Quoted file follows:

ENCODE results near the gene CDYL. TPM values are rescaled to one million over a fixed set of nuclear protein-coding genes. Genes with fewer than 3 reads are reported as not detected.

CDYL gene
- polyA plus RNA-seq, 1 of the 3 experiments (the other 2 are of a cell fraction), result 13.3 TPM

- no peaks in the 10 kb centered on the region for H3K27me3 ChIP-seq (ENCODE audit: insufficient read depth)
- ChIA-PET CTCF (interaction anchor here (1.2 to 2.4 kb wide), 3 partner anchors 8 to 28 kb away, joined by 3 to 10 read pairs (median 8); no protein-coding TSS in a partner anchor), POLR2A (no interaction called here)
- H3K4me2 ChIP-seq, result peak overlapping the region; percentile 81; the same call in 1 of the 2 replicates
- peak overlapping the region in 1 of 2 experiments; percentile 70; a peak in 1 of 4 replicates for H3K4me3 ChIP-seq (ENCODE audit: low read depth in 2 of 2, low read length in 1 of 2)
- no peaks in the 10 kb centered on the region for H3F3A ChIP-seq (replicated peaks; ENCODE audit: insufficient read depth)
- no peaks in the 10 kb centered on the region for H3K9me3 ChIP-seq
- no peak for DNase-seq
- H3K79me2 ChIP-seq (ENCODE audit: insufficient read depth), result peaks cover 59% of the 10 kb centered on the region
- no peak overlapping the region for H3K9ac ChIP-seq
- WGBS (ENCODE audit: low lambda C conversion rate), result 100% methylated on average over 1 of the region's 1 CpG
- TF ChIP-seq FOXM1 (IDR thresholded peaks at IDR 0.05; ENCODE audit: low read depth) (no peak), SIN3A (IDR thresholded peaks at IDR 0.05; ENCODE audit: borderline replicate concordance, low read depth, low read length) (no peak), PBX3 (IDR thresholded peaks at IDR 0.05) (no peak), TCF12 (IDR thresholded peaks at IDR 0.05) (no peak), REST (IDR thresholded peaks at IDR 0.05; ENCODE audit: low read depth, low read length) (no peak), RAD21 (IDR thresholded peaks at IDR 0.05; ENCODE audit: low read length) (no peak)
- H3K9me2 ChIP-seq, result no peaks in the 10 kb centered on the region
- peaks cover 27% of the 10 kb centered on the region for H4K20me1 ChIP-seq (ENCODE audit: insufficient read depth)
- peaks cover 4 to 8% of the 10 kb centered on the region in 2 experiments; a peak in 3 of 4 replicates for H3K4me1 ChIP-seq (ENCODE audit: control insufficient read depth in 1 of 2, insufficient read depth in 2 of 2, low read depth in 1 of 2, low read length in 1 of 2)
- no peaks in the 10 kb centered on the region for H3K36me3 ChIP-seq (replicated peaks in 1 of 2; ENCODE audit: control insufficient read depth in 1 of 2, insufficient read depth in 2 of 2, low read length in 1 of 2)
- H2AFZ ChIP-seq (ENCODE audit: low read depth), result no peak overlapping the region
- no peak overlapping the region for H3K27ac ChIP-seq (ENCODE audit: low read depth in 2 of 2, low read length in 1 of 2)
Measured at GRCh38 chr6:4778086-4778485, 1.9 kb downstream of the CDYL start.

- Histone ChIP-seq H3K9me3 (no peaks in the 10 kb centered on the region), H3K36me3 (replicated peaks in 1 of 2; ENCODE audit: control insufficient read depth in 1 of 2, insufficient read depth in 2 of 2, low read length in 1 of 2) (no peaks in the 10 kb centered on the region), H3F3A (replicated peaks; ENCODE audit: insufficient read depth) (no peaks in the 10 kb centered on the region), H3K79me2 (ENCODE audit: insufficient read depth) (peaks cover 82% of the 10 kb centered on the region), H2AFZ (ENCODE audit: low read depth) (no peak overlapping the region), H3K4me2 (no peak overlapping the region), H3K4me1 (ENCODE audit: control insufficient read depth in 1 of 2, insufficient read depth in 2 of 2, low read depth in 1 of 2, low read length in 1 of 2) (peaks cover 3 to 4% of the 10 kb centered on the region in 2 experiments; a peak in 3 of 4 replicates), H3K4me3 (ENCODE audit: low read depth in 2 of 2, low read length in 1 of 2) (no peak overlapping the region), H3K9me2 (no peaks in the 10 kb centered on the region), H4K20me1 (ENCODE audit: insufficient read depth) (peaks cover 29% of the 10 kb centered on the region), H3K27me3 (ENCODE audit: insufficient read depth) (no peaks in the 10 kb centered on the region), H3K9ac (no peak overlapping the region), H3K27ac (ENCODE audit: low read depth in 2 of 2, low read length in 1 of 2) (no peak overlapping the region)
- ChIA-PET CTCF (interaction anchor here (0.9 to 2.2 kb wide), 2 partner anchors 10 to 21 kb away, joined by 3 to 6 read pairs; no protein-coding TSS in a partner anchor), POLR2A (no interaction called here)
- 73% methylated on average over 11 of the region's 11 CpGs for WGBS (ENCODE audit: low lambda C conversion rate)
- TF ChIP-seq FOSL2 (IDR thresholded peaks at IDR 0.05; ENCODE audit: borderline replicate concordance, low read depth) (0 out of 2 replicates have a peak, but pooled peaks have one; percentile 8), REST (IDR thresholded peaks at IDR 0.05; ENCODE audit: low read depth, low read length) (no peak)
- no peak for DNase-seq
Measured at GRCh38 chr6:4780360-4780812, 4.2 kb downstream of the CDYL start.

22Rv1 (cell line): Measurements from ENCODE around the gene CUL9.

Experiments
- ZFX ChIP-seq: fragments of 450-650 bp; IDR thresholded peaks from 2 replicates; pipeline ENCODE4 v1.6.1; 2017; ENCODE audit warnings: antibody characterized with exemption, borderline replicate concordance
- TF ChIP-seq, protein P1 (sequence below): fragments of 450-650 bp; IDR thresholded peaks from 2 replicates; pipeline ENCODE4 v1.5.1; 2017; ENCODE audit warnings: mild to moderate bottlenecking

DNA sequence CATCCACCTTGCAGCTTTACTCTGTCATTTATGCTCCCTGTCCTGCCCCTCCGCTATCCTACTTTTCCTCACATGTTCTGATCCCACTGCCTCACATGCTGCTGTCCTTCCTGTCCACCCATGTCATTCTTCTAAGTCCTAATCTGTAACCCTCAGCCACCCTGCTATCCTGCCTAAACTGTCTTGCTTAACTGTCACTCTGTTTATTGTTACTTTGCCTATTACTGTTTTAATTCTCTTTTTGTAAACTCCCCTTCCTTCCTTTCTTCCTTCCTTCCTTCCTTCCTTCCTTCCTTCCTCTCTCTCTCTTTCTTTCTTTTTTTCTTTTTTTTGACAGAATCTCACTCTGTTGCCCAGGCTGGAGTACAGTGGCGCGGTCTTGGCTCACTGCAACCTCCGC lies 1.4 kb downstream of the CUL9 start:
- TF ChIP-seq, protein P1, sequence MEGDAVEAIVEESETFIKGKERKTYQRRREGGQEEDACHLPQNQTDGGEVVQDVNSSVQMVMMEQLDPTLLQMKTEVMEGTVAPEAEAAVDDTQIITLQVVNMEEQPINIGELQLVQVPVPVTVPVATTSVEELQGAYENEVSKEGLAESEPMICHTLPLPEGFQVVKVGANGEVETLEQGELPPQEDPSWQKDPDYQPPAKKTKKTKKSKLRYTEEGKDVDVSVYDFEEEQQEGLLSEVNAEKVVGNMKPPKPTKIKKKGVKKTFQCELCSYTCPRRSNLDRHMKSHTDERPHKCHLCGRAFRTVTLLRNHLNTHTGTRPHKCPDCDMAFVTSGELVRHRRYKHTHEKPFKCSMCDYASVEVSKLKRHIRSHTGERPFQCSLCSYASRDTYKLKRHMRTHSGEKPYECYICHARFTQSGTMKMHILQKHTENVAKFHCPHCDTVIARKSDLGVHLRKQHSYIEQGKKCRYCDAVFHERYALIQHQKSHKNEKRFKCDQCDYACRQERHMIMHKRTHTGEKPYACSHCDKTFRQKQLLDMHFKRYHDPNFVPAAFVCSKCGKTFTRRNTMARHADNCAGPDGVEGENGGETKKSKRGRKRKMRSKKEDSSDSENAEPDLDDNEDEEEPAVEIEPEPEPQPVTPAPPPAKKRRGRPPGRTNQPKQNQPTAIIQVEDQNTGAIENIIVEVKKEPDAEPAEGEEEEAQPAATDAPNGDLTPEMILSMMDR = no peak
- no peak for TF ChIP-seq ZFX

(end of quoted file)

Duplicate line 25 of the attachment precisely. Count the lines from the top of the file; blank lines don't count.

- TF ChIP-seq FOSL2 (IDR thresholded peaks at IDR 0.05; ENCODE audit: borderline replicate concordance, low read depth) (0 out of 2 replicates have a peak, but pooled peaks have one; percentile 8), REST (IDR thresholded peaks at IDR 0.05; ENCODE audit: low read depth, low read length) (no peak)